Big E: Starving Artist

Today I chaperoned Big E's class, who along with the four other K classes, went to the High Museum of Art.

The kids were super amped to head off campus.

We were assigned a docent upon arrival.  She was super southern.  Her name was Anna.  Like the girl from Frozen.  So immediately everyone had to tell her she had the same name as the Disney movie character.  She was neither amused nor excited about this nugget.

Then she laid down the rules:
1) No Running
2) Inside Voices
3) Keep an adult arm's length away from every painting, sculpture, and other unidentifiable object in the museum.
4) No Food or Drinks

It was like a torture chamber for kindergarteners.

Note to self, don't volunteer to chaperone the next trip to the art museum.  Pick somewhere indestructible, like the aquarium. Or Stonehenge.  

I glanced over at Big E's teacher.  This was going to be interesting.  Luckily, we only had nine children between the two of us, even if seven of them were rambunctious boys.

The kids started strong.  They all raised their hands and participated.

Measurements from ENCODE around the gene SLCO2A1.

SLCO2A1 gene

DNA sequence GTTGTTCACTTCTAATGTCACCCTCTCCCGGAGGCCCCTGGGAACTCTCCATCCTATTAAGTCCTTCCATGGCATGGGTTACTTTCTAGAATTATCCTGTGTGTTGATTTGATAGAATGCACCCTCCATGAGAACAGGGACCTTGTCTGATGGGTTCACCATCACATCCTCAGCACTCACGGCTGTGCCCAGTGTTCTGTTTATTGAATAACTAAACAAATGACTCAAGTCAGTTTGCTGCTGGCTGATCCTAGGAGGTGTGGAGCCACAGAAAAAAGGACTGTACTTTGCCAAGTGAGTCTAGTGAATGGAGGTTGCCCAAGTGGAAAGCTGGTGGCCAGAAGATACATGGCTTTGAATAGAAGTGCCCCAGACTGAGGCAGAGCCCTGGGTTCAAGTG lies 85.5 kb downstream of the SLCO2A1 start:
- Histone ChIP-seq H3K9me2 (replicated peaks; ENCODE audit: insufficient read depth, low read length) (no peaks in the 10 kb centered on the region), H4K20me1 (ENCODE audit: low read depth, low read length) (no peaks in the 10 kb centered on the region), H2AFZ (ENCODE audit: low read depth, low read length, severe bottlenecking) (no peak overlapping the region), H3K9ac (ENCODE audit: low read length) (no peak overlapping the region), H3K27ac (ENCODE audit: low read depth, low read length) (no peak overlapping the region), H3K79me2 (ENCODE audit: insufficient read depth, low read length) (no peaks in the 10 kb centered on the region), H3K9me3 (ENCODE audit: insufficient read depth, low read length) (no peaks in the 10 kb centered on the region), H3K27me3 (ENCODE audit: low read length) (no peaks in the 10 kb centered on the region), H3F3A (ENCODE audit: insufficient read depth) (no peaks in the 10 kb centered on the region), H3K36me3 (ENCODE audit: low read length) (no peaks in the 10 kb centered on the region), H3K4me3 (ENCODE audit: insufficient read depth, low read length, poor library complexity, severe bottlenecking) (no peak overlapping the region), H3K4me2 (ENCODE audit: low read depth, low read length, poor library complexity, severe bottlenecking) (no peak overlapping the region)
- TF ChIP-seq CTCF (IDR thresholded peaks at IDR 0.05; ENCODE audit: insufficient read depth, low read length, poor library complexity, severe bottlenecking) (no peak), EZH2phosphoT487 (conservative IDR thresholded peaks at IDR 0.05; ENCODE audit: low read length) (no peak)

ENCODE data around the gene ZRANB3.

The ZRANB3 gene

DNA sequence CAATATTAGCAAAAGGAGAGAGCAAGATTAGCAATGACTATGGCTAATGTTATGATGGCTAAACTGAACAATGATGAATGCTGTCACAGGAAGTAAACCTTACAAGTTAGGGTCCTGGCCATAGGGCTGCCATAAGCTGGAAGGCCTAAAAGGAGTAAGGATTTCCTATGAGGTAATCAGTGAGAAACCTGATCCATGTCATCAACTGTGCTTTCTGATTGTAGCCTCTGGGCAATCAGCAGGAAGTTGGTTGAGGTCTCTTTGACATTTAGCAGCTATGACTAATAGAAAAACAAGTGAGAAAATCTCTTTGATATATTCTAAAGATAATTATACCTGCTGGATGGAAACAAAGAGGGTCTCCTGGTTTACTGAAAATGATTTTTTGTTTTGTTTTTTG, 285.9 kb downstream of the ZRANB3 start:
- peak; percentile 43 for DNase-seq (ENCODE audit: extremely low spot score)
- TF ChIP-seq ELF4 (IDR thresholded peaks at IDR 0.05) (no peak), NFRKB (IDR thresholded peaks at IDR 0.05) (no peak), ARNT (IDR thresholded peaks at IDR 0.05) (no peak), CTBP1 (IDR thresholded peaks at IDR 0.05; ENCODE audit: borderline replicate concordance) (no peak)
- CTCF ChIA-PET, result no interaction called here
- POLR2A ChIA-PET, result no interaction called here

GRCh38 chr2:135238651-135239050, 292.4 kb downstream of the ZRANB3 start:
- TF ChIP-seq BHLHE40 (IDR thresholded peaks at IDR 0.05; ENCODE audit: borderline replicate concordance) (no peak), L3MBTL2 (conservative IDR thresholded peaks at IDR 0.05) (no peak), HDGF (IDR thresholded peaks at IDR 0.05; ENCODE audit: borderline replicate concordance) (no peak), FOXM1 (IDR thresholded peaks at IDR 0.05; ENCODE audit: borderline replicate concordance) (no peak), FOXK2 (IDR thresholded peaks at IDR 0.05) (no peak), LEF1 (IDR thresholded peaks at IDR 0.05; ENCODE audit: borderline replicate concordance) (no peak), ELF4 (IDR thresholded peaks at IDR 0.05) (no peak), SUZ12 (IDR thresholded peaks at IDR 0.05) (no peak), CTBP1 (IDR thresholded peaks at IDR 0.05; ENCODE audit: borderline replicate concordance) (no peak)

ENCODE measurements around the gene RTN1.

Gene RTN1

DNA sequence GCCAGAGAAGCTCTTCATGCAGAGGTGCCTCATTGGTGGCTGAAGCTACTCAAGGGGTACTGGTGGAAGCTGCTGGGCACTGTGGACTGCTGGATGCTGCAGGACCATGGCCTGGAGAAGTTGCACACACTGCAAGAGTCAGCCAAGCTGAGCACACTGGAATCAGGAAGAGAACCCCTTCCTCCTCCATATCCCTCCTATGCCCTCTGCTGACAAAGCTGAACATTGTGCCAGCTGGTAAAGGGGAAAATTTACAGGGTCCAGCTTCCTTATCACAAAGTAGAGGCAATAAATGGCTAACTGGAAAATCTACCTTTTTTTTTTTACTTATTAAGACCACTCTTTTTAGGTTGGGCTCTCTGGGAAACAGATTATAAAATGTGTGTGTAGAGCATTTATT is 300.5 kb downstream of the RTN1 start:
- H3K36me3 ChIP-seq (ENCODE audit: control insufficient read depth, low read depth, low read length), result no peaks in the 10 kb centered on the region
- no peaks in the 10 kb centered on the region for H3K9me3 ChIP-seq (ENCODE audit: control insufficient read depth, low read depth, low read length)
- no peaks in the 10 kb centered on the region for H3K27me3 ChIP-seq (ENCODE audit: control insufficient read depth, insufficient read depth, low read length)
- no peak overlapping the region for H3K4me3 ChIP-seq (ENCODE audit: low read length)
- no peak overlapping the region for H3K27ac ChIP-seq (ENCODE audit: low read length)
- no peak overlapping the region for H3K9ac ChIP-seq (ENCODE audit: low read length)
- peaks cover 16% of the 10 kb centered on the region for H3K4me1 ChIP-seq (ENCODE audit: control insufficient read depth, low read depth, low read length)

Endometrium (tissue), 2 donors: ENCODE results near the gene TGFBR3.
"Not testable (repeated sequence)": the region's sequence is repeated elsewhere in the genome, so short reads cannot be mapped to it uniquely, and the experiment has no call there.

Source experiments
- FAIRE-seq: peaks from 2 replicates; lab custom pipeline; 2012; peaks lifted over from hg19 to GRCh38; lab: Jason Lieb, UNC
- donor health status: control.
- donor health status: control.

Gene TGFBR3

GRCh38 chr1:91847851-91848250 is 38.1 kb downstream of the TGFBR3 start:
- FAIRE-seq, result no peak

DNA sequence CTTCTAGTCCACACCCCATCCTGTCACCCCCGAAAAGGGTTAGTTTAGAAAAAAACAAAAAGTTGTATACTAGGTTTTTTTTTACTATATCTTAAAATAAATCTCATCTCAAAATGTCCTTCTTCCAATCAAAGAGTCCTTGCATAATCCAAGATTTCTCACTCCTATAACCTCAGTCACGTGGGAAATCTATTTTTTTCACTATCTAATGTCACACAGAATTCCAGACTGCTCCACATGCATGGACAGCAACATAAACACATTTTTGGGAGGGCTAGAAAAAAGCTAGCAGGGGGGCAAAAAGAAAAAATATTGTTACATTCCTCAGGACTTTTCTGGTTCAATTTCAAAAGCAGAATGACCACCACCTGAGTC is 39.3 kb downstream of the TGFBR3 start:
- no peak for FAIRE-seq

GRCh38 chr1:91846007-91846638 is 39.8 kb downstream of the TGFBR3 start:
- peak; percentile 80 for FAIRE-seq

They (and I) learned about background and foreground.  Horizontal and vertical objects. Shapes.  It was like an intro to art class.  Anna navigated us through the paintings and (sometimes naked) sculptures.  



They are five and six, so I'm expecting comments similar to a fraternity pledge.

By 10:30 the rumbles of tummies led to the rumbling of the group.


In their defense, it was their usual lunchtime of 10:30.

Anna tried mightily to keep them engaged and interested, but she was fighting a losing battle.  These kids needed a Snickers and badly.

Kids began getting antsy.  Wayward arms and legs flew about.  I vomited in my mouth after one little boy swung his sweatshirt around and it came within inches of a painting.  I saw the panic in Anna's eyes, too.  The sh*t was about to get real.

Big E completely turned off around 10:30.  He is like me.  When he is hungry, he morphs into the most horrible human on the planet.  He glared.  He scowled.  He refused to participate.

Anna remained ever patient and escorted us to the project room where the kids worked with an artist to make their own masterpieces.  This seemed to distract them from their starving chant.

After lunch, everyone was restored and ready to run wild.  Unfortunately, we were in an art museum.

I've never been so happy to sit down on a public school bus.  We had made it.  No artwork had been destroyed.  No modern furniture had been sat upon.  

And exhale.


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